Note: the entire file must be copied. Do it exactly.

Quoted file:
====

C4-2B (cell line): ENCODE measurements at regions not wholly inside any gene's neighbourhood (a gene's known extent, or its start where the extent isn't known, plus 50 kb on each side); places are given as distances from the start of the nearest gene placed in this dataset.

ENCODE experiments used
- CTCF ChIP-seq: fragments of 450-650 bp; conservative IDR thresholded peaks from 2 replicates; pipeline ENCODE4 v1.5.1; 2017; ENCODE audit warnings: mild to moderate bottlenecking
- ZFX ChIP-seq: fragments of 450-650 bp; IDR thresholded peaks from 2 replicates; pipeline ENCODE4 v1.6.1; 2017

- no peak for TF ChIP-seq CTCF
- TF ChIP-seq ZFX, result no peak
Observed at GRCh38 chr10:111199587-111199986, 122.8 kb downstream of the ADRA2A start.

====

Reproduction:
C4-2B (cell line): ENCODE measurements at regions not wholly inside any gene's neighbourhood (a gene's known extent, or its start where the extent isn't known, plus 50 kb on each side); places are given as distances from the start of the nearest gene placed in this dataset.

ENCODE experiments used
- CTCF ChIP-seq: fragments of 450-650 bp; conservative IDR thresholded peaks from 2 replicates; pipeline ENCODE4 v1.5.1; 2017; ENCODE audit warnings: mild to moderate bottlenecking
- ZFX ChIP-seq: fragments of 450-650 bp; IDR thresholded peaks from 2 replicates; pipeline ENCODE4 v1.6.1; 2017

- no peak for TF ChIP-seq CTCF
- TF ChIP-seq ZFX, result no peak
Observed at GRCh38 chr10:111199587-111199986, 122.8 kb downstream of the ADRA2A start.